Why does my toddler need a nap?
Most 2- to 3-year-olds need 12 to 13 hours of sleep a day — and it’s a rare child who will stack them all together. Trying to adjust a child’s schedule so she does may cause nighttime sleep problems, since being overtired can cause her to become hyperactive.
How many naps does she need, and how long should I let her sleep?
Most kids give up their morning nap by the time they’re 15 to 18 months old. Usually an hour or two in the afternoon is enough to refresh a toddler. It’s best if you arrange her schedule so she wakes before 3 or 4 o’clock, or you may have trouble getting her to sleep in the evening.
What can I do when my child refuses to nap even though she’s tired?
Sometimes a toddler gives all the signals of being sleepy — rubbing her eyes, yawning, getting frustrated easily — and still won’t nap. At this age, she’s interested in all that’s going on around her, and she’s afraid she’ll miss something. Also, she’s beginning to assert her independence from you, and refusing to rest is one way she may try to take control.
To combat those tendencies, try to keep nap time — both the hour and the activities leading up to it — consistent from day to day. Follow an early-afternoon routine, like some quiet play and then a story or soft music in her room. If your child still resists lying down, you can try lying down with her; the drawback to that is she may become reliant on your company to sleep.
Although you can’t force your child to sleep, you can enforce a period of “quiet time.” Explain to your child that she must stay in her room and rest or look at books or another quiet activity for a specified period of time. If the child comes out of her room prior to that time, calmly return her to her room. Initially this may require many attempts, but if you persist and are consistent, your child will eventually learn that she must stay in her room during “quiet time.”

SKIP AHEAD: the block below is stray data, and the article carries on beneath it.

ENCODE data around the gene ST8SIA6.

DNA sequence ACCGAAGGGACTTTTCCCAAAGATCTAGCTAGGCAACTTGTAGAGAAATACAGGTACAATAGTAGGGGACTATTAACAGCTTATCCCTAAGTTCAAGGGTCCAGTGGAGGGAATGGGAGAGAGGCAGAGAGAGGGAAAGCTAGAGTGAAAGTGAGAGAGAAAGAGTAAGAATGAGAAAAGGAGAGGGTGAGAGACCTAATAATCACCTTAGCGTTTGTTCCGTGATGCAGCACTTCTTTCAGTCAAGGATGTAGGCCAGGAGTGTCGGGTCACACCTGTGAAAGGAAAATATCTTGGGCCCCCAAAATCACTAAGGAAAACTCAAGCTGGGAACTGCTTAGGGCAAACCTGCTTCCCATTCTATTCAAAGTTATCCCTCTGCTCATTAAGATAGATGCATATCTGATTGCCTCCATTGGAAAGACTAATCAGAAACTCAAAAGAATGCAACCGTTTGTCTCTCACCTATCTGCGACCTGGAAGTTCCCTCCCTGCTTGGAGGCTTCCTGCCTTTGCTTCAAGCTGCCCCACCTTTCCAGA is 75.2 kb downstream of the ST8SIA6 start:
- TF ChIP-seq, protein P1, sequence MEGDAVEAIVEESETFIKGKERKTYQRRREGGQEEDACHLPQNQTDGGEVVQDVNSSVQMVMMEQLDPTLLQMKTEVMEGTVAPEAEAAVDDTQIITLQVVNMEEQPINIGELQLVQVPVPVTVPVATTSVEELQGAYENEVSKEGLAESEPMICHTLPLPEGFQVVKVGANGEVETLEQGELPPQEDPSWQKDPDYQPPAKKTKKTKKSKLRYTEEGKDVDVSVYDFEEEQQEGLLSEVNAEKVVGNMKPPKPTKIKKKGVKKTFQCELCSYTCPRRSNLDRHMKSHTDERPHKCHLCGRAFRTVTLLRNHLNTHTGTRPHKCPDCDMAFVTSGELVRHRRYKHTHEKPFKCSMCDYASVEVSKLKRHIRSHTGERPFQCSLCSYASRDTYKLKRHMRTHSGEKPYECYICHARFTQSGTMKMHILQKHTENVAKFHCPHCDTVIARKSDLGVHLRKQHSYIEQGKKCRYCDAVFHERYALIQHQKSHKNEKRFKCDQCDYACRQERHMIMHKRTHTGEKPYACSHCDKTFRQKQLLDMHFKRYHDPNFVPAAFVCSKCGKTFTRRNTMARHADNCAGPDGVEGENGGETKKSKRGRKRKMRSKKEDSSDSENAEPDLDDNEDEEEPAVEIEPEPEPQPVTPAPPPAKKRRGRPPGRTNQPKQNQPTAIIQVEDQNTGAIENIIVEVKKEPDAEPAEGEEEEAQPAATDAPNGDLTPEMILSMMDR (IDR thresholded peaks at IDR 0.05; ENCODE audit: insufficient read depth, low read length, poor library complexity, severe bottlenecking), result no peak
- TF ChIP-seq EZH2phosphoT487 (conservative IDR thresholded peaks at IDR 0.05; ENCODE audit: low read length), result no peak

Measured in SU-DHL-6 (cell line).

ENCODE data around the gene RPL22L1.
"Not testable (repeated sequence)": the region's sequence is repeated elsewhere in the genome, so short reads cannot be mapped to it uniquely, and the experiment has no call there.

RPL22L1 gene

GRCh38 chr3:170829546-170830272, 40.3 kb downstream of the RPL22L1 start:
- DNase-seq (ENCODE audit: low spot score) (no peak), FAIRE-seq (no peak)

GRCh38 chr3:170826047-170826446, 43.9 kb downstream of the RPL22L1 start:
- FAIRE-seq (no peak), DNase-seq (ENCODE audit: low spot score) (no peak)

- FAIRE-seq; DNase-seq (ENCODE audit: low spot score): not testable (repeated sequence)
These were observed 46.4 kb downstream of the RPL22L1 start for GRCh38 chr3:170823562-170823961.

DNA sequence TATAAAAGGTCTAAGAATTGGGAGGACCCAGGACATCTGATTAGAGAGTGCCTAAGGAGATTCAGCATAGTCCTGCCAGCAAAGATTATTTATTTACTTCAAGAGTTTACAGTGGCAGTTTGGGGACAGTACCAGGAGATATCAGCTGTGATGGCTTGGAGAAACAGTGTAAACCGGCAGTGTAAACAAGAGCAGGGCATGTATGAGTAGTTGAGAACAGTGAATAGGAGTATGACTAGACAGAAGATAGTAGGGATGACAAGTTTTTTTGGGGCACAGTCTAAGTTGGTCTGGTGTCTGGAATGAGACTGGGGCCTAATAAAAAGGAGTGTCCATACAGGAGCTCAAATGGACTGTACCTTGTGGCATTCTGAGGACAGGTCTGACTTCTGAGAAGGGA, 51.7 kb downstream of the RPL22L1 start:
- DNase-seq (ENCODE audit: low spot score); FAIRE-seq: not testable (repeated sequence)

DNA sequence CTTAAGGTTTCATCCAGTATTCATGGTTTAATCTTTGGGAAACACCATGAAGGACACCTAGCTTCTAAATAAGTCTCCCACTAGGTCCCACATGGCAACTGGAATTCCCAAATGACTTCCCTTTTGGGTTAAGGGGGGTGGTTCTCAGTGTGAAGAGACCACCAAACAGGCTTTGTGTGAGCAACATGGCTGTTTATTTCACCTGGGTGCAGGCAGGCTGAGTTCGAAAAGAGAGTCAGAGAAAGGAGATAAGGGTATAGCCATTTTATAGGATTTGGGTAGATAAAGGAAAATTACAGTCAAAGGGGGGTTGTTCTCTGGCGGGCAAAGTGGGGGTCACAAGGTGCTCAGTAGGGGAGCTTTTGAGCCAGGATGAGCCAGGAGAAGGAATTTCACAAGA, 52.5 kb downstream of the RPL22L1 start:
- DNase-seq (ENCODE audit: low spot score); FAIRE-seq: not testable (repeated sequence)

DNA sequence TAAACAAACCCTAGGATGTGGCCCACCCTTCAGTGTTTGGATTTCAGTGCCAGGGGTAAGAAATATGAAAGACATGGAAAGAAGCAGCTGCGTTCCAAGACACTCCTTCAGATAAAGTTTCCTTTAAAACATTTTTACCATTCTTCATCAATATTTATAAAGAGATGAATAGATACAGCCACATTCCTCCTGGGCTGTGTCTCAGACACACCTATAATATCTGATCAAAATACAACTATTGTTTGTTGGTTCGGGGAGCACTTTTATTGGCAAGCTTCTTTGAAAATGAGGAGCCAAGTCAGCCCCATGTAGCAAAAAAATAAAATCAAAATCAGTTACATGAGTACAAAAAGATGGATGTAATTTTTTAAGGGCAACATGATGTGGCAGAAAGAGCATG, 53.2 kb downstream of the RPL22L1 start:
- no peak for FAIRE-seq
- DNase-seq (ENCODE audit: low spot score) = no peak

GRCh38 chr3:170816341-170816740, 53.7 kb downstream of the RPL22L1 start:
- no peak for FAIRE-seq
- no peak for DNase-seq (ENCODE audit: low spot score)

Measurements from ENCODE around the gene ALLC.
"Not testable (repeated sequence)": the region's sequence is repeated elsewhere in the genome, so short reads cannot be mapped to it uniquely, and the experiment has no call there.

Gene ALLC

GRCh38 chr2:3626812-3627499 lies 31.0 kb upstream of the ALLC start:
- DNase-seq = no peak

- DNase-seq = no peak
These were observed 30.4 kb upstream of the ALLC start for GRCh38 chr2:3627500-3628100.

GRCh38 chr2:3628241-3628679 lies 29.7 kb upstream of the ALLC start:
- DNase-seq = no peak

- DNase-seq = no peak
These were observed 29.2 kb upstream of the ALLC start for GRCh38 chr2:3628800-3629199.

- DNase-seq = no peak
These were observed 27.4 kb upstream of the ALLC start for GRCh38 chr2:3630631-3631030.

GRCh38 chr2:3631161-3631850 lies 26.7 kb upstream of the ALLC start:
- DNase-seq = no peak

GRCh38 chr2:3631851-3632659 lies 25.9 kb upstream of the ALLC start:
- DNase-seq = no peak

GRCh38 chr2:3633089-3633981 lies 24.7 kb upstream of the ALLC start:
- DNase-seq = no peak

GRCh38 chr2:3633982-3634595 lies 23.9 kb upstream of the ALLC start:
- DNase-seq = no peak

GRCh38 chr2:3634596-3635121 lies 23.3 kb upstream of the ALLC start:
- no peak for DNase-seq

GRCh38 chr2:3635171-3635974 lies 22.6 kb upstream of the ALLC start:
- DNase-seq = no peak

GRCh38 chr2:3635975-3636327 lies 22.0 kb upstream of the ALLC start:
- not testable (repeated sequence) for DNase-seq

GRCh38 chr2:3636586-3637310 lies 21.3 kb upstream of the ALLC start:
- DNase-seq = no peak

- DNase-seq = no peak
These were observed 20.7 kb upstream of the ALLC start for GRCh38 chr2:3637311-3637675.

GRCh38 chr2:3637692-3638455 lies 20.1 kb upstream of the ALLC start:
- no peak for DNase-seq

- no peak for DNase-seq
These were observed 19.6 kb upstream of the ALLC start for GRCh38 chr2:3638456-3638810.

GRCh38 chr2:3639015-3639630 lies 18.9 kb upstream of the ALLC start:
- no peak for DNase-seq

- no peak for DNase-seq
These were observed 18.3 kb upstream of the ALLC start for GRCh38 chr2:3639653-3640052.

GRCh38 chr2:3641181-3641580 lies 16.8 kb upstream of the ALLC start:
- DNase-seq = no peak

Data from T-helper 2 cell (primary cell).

How will I know when my child is ready to give up her afternoon nap?
A few children can make it through a day without a snooze as early as 2, but most ease up on the afternoon Z’s around age 3 or 4. If your child isn’t sleepy at nap time for several days in a row, wakes up early in the morning, or takes a long time to go to sleep at night, then she’s probably ready to be weaned from her nap. Let her play quietly instead.
What should I do if my child seems to need a nap some days but not others?
Children don’t suddenly decide not to nap anymore. Giving up that afternoon snooze is a gradual process that can take weeks or even months. If your child skips her nap, move dinner up and let her go to bed a little earlier than usual. If she needs a nap some days, let her sleep for a while. Eventually, her body will adjust to the change.
American Academy of Pediatrics, Caring for Your Baby and Young Child: Birth to Age 5. Bantam, 2009.
The Baby Book: Everything You Need to Know About Your Baby from Birth to Age Two. William Sears, Little, Brown & Co., 2003.
Nemours Foundation, KidsHealth.org. Naps. http://kidshealth.org/parent/growth/sleep/naps.html